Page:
Son of the Dragon
Empty8 p.m. Wednesday, April 2
Hallmark Movie Channel HD
This is one of those Far East spiritual extravaganzas that nearly always seem to lose something in the translation. You know the kind I'm talking about. That metaphysical music plays and lots of people say all kinds of seemingly profound things like "The bird will fly before the sea is calm" that resonate as deep until you really think about them. And as is the case with all of these films, by decree David Carradine must be part of the cast to deliver wooden dialogue in a monotone voice.
"Son of the Dragon" is special only in that it serves to kick off the new high-definition version of the Hallmark Movie Channel, which is said to be available at launch to about 40 million subscribers (including Time Warner Cable in the Los Angeles area). However, I'm not sure exactly how HD technology is destined to genuinely enhance the viewing experience of this original made-for-TV flick, which is at once so earnest and inexpressive that it almost looks to have been dubbed. Poorly. It's "Crouching Tiger, Hidden Dragon" as it might be presented through a bewildering fog. Moreover, contrary to the title, we not only don't see the son of any dragon, there's no sign of mommy or daddy dragons, either.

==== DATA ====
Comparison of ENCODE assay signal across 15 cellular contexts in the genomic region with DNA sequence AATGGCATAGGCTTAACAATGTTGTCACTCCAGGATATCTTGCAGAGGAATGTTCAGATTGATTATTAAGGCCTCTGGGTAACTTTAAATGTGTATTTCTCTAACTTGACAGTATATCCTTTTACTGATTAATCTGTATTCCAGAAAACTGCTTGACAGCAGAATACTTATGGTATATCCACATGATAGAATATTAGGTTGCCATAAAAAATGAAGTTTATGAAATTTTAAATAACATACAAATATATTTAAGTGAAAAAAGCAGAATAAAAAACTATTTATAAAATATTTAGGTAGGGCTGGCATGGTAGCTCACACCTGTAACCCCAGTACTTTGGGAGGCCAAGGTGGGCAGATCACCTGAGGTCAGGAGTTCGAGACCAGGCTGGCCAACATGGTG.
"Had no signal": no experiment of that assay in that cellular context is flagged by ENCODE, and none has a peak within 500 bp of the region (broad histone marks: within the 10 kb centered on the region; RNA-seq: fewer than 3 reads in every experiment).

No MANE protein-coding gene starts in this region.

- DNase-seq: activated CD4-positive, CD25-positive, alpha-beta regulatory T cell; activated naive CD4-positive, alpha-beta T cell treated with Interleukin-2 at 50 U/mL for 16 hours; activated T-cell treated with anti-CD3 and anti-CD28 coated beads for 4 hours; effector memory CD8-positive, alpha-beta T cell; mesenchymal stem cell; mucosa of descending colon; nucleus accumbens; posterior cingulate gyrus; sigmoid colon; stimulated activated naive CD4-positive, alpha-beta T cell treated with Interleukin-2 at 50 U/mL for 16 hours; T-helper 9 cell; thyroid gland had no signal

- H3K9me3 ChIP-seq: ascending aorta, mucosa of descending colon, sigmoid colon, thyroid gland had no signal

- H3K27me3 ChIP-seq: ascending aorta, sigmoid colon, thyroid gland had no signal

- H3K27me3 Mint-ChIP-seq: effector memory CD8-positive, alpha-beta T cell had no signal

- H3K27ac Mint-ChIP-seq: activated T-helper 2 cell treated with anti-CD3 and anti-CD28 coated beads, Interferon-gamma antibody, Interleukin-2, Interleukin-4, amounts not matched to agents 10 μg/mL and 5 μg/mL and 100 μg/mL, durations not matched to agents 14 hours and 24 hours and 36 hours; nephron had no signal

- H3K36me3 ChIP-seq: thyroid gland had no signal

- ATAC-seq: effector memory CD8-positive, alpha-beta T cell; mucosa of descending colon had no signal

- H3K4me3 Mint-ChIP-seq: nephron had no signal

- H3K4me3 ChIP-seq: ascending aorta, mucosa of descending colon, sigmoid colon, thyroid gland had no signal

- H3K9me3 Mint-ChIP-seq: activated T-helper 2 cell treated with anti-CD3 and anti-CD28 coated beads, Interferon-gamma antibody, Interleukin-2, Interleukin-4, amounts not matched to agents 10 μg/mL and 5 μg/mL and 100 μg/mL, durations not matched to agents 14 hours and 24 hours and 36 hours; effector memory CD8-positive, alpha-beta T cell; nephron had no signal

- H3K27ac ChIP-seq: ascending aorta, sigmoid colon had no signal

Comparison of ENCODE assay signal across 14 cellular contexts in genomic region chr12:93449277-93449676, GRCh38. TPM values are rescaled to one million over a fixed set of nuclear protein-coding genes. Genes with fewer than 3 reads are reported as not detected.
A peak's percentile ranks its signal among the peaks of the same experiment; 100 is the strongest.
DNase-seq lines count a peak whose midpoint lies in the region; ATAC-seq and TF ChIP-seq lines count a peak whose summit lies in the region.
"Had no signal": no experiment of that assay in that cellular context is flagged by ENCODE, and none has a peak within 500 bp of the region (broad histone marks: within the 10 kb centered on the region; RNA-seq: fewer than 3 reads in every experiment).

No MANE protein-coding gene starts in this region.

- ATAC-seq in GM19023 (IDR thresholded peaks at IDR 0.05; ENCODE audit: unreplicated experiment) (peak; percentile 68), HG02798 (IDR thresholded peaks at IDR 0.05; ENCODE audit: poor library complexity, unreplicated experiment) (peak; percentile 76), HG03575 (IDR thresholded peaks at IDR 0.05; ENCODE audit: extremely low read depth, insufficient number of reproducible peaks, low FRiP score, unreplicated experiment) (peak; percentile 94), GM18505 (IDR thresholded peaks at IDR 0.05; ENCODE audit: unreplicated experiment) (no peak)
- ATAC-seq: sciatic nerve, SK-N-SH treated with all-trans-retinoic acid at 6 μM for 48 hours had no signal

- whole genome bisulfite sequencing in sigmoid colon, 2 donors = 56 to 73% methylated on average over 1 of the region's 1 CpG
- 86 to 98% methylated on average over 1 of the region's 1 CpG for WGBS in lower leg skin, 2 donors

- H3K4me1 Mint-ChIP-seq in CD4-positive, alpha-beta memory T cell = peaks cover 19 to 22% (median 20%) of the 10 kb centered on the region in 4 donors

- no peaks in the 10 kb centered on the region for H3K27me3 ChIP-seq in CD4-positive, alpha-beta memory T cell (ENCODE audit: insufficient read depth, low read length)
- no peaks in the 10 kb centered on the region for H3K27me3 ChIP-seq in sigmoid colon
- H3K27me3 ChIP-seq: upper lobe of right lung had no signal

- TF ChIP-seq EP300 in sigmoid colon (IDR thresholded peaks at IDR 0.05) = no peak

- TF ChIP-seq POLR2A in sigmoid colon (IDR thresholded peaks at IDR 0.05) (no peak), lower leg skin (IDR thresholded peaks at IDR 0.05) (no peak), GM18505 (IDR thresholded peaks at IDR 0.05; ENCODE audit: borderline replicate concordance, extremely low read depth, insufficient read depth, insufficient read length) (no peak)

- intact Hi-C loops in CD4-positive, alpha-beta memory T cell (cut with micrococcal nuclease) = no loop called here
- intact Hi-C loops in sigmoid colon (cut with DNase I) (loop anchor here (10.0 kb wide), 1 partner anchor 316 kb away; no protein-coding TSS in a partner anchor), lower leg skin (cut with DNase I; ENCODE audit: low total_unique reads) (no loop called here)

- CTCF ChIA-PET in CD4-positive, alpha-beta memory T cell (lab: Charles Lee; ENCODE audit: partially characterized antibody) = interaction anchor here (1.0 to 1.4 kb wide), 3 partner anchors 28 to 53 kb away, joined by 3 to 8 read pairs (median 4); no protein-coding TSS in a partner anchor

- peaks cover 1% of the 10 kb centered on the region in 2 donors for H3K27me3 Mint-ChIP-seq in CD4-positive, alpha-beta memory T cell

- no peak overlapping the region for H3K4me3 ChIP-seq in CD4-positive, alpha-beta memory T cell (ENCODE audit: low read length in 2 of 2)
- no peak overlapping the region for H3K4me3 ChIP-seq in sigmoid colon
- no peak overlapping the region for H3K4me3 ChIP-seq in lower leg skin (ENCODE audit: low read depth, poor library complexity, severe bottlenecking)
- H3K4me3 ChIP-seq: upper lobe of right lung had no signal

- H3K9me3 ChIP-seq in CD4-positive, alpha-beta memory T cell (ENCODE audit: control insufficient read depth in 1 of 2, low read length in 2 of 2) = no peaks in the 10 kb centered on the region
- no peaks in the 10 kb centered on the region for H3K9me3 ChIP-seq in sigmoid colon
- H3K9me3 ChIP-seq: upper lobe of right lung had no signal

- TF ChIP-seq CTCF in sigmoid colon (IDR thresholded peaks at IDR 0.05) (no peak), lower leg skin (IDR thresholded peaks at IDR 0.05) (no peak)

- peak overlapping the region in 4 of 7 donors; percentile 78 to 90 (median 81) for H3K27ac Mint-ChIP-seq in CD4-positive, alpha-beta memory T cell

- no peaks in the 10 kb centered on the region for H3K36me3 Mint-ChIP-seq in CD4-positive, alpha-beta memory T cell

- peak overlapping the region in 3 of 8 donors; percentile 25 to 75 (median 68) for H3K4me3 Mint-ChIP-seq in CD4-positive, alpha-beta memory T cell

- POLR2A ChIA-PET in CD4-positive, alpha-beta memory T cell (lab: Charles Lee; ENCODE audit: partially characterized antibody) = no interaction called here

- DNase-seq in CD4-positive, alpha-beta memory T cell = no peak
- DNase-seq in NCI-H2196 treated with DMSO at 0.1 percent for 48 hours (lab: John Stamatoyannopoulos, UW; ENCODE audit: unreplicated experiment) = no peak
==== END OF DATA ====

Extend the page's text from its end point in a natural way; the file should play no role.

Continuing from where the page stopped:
Rife with martial arts combat and ethereal special effects touches, the fantasy film tells the tale of an impossibly handsome street guy named, uh, Devil Boy (John Reardon) and his fighting master Bird (Carradine). Once you start relating the actual story, it sounds almost delusional. But here goes: Devil Boy finds himself vying with evil Prince of the North (Rupert Graves) for the love of the exquisite Princess Li Wei (Desiree Ann Siahaan). Pretty soon we're dealing with an Asian-skewing "West Side Story" ("East Side Story"?) as the triangle morphs into a citywide rumble. But we're pretty sure things are still going to turn out OK because DB has perfect eyes and hair, and in these good-vs.-evil tales it always pays to bet on the best looking to triumph. This is especially true when your youthful hero is being presented in HD, which allows us to see literally inside the pores of his skin. In the absence of a cogent story, unblemished close-ups are what we're left with in the digital age.